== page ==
• How we Can Help you Improve Sales
  • Let’s Have a 10 min Call on [business goal]?
  • [Name], Quick Question
  • Ideas for Improving [business challenge or goal]

Directly referencing their business pain points that they mentioned during your first call will likely catch their attention immediately. It also shows you’re not wasting their time, and you want to talk about a topic that matters to them.

Unspoken to Prospects:

Unfortunately, some prospects won’t pick up the call the first time around. Calling as quickly as possible after receiving the lead can help your chances of them answering, but you still need to be prepared for no response. 

If you get no answer on your first call attempt, your goal is to set up that initial phone call with an effective email. Directly reference the prospect’s quote request in the subject line. Even better, if there are any specific details about their quote request, you can include them to make it more personal. For example,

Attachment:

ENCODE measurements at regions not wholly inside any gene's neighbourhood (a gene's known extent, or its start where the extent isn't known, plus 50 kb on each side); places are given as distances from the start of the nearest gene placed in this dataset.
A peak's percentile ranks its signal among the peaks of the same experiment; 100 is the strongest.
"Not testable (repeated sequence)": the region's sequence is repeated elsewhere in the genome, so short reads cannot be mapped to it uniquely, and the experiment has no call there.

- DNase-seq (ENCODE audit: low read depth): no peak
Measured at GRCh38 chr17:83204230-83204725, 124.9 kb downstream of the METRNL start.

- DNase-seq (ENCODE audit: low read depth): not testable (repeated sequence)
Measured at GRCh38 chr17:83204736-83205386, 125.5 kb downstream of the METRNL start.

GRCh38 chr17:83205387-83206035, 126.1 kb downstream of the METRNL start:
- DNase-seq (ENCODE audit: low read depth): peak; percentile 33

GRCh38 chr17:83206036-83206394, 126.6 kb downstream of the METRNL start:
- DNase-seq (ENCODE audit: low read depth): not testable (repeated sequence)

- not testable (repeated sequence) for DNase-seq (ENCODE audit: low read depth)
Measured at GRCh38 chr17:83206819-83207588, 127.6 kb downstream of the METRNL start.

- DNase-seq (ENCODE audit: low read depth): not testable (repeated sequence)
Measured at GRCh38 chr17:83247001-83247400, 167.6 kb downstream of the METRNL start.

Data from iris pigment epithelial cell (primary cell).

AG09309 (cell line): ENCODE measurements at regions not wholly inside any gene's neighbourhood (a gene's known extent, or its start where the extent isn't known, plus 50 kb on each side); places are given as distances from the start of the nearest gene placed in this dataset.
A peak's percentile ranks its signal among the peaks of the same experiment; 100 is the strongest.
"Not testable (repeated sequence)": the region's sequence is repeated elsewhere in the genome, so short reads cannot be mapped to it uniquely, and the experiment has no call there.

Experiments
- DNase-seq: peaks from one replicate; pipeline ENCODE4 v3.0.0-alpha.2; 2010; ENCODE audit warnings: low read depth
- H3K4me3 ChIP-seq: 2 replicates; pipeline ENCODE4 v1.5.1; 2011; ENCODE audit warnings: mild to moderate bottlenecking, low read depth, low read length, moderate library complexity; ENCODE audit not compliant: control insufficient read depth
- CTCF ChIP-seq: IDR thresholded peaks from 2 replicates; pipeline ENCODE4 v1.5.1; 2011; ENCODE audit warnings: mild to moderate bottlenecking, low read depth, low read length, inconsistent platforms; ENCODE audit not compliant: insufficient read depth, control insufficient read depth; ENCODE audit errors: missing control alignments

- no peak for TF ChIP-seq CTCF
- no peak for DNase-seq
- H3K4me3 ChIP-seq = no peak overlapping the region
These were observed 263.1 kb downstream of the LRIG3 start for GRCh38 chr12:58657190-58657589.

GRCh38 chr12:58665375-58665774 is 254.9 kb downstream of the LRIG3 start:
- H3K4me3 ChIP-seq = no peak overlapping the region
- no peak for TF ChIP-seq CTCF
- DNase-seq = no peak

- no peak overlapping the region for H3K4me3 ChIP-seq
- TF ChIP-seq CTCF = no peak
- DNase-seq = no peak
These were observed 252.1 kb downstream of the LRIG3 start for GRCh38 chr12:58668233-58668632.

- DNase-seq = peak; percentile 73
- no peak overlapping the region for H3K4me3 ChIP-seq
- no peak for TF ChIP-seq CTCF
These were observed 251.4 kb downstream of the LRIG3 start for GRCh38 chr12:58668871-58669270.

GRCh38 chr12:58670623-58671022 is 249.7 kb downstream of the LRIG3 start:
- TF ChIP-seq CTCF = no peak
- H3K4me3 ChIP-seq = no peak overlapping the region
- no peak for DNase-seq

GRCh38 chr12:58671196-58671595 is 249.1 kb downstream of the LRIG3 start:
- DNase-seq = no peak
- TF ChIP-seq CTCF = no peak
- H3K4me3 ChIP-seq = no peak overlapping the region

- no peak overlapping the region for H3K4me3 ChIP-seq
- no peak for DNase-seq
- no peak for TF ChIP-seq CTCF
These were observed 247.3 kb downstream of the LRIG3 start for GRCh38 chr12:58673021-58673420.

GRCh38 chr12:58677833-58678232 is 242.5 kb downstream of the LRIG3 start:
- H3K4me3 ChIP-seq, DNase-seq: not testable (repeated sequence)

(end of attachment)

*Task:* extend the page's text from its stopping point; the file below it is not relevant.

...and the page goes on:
• Follow Up to Your (product/service) Quote Request
  • Quick 10 min Call to Help You with (product/service)
  • [Name], Quick Question
  • Understanding Your Options (Product/service)

Sometimes, prospects prefer a digital follow-up to their quote request rather than a call. They may answer a personalized email quicker than a phone call. So stay persistent.

A few other tips about subject lines to keep in mind:
  • Keep your subject line to 7 words or less. When subject lines are lengthy, you’re more likely to lose your prospect’s attention. Keep it short and relevant, so they can read it quickly when it hits their inbox.
  • Use their first name. People like to be spoken to directly. When someone sees their first name in their inbox, the email registers as more personal.
  • Ask for a small commitment. You probably realize that one subject line asks for a 10 minute phone call. This tends to be effective because it asks your prospect to commit to something very small. Your prospect is busy, and likely doesn’t want to carve out time for an hour phone call with someone they don’t know. Start with asking for 10 minutes, and you may be surprised at how long they actually stay on the phone!

2. Email Body: Stick to Concise, Personalized Copy